Infections in patients with severe chronic neutropenia are usually caused by surface organisms. If antibiotic exposure is minimized, these organisms tend to be sensitive to antibiotics. In the oropharyngeal cavities it is difficult to identify the causative organisms precisely, but streptococcal species and anaerobic organisms normally are the dominant pathogens. Cutaneous infections are usually caused by Staphylococcus aureus and streptococci, except in the perianal area, where Gram-negative anaerobic organisms are often implicated. Patients with cyclic neutropenia have an unusual predilection to developing bacteraemia by Clostridium species, presumably because of their close association with the epithelial surfaces from which they can gain access to the blood during the neutropenic periods.

(ii) Oropharyngeal disease

Gingivitis, periodontal disease and the loss of permanent teeth is a common problem across the spectrum of neutropenic syndromes. These problems can be attributed to a failure in the natural function of neutrophils which normally migrate to the gingival crypts where bacteria tend to proliferate. Good oral hygiene is extremely important but it is difficult to maintain. Many cases of severe chronic neutropenia are diagnosed because of dental problems.

(iii) Morbidity and mortality

It is difficult to establish the morbidity and mortality rates for severe chronic neutropenia precisely because of the rarity of the condition and problems in medical record-keeping. Nevertheless, it is apparent that almost all patients with persisting counts of less than 0.5 x 109 /L blood neutrophils have significant problems with gingivitis and increased periodontal disease, despite good efforts at oral hygiene. Recurrent fevers and symptoms sufficiently severe to require antibiotics occur in severe congenital neutropenic children as frequently as once or twice a month, and many of these patients receive chronic and continuous antibiotic treatment. Most patients with cyclic neutropenia are symptomatic with each neutropenic period, sufficiently so that school or work absenteeism are common at three week intervals. In idiopathic neutropenia, patients with the lowest counts have the most frequent problems; some patients have fever and symptoms suggesting a severe and septic illness several times per year. In other milder cases, symptoms occur far less frequently.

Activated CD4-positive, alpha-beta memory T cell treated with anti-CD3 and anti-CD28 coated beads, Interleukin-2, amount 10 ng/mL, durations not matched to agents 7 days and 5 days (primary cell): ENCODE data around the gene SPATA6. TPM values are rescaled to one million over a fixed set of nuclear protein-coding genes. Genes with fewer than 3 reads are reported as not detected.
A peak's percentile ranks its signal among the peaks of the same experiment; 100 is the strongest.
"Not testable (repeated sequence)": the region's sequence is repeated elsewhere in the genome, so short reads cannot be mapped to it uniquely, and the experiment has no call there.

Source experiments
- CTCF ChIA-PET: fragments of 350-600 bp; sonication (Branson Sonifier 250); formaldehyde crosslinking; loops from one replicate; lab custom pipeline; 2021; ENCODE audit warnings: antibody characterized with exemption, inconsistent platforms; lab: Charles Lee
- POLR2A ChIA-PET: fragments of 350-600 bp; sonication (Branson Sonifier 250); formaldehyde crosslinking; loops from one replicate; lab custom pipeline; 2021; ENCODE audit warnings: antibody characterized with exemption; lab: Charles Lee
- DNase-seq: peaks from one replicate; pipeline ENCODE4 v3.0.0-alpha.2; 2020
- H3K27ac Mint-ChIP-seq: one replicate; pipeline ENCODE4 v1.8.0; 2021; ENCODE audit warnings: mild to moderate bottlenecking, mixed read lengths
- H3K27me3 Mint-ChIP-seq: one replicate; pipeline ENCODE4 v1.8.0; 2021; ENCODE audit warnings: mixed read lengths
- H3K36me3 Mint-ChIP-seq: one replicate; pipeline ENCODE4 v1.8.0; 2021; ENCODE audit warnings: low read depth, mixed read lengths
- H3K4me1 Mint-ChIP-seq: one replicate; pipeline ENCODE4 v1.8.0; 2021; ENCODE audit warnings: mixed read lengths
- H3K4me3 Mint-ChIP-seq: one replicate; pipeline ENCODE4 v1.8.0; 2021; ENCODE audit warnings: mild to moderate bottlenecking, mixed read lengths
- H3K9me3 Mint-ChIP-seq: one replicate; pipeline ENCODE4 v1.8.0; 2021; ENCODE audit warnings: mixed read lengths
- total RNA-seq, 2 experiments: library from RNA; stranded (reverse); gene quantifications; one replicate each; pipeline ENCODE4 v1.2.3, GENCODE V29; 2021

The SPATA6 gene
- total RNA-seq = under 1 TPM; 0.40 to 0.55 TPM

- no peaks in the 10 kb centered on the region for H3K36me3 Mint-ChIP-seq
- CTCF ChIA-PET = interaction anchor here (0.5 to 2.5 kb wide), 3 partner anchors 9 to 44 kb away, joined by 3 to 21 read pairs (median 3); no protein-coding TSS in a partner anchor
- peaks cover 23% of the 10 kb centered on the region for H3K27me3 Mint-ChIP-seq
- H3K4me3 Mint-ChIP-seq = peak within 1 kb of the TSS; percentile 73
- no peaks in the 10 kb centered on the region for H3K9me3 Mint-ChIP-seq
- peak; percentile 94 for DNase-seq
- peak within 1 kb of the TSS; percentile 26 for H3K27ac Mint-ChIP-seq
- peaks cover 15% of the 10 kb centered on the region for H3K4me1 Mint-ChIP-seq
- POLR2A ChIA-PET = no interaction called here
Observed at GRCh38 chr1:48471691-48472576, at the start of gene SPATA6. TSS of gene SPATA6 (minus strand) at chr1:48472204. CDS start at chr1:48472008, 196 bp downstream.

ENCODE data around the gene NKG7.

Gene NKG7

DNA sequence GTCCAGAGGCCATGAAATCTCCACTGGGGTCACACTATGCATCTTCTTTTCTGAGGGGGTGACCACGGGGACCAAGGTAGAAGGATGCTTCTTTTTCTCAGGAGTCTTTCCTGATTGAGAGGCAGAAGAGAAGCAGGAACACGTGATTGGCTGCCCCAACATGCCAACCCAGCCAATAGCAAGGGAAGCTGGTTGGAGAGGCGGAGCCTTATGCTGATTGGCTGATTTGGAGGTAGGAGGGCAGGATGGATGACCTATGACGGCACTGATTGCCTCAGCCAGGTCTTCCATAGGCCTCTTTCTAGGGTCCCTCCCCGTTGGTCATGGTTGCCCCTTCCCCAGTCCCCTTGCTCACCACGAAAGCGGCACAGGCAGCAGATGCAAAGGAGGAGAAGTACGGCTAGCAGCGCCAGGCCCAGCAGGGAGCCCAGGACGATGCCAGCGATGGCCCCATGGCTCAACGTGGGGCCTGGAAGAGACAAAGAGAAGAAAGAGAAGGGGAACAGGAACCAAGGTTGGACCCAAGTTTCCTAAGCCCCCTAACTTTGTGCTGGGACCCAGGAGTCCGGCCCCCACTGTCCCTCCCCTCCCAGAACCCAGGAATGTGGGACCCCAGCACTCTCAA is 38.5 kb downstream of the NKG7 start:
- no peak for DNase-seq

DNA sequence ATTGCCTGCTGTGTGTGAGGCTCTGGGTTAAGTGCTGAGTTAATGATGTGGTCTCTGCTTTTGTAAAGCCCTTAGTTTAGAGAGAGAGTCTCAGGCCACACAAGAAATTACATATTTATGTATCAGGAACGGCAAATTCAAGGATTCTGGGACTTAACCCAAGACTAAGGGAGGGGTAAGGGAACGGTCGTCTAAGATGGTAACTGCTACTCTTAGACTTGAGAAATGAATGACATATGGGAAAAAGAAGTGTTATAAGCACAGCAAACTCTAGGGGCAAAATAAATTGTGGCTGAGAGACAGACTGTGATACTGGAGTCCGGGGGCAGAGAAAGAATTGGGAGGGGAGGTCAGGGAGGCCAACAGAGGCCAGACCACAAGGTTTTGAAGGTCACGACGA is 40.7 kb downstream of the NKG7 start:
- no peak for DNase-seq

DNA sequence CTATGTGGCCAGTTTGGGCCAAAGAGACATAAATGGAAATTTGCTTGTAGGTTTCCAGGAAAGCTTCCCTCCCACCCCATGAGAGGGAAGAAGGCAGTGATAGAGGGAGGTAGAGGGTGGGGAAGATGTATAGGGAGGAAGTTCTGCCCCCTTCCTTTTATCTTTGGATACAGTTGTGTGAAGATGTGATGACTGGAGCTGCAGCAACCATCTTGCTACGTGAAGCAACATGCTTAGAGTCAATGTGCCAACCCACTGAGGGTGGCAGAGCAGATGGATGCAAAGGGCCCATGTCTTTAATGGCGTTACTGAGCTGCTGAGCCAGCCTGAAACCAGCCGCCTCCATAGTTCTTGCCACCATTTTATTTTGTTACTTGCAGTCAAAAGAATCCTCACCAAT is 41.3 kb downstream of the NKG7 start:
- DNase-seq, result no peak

Although there are no precise figures available, the mortality rates of severe chronic neutropenia have undoubtedly diminished and much older patients with severe chronic neutropenia are now being reported compared with 30 years ago. The availability of improved antibiotic therapy, especially oral antibiotic therapy, has helped to prevent deaths from severe infections. Most case reports from before 1960 describe a fatal outcome, whereas there are many patients who have now lived into early adulthood with well documented congenital neutropenia.

In cyclic neutropenia, deaths from clostridial bacteraemia have been reported for several isolated cases and also observed in family studies.

Patterns of hospitalizations and the use of specific antibiotics and other treatments have varied considerably, depending upon the experience and views of the patient’s physician and local hospitalization practices. In general, there has been a tendency to hospitalize these patients less frequently as the syndromes causing severe chronic neutropenia are better understood and oral antibiotics have improved. The greatest problems with life-threatening infections and prolonged hospitalizations are for very young children, for whom an impaired neutrophil response portends a high fatality rate even under the best circumstances.

(iv) Quality of Life

The life of the patient with severe chronic neutropenia is severely impacted by chronic oropharyngeal inflammation and recurrent skin and soft tissue infections and, for more severely affected individuals, repeated and chronic hospitalizations for treatment of fever and deep tissue infections. For essentially all patients, despite antibiotic treatments, recurring episodes of fever and illness with absenteeism from work and school, are chronic problems. There are major impacts on social and geographic mobility and difficulties with completing education and obtaining secure employment. For the family of a patient with chronic neutropenia, much time is spent providing care and making decisions regarding the need to seek medical attention.